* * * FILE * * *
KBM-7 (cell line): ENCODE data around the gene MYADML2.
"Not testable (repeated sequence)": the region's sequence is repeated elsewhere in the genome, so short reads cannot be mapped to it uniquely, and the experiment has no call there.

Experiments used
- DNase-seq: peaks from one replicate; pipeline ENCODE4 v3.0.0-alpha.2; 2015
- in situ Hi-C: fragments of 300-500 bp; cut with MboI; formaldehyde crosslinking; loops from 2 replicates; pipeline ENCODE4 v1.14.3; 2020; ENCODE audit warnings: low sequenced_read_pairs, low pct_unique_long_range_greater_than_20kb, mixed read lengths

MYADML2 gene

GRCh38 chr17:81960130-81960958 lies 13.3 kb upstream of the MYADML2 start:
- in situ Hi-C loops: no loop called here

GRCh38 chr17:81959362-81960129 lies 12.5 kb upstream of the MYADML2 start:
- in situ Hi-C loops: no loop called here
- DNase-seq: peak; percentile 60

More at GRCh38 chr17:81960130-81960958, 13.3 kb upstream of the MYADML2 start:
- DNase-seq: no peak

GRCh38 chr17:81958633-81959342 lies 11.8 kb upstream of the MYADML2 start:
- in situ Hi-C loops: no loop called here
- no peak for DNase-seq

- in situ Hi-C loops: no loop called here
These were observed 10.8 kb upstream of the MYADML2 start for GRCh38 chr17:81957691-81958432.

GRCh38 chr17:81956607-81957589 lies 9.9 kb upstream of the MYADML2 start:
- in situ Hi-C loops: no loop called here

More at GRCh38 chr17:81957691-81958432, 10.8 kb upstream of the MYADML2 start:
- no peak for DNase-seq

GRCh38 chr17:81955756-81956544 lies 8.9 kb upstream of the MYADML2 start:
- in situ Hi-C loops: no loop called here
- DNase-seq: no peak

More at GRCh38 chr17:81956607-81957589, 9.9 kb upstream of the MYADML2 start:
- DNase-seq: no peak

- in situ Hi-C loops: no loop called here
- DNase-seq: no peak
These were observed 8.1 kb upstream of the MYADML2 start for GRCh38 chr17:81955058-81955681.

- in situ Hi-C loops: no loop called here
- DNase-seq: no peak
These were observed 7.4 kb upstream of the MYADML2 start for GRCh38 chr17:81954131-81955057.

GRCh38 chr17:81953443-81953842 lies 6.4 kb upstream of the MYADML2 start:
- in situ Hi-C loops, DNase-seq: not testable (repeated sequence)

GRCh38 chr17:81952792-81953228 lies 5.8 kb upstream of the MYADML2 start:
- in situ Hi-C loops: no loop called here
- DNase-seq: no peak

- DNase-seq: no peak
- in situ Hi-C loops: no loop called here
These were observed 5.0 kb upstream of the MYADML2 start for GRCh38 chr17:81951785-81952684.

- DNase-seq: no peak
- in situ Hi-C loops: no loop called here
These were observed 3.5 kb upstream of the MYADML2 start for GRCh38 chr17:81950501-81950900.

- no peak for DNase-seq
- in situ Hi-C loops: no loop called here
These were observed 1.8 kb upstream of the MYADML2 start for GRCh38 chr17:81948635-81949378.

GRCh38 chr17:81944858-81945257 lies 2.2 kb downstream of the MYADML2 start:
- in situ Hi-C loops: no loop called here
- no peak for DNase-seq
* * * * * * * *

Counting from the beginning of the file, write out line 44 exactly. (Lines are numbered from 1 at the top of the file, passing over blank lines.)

These were observed 3.5 kb upstream of the MYADML2 start for GRCh38 chr17:81950501-81950900.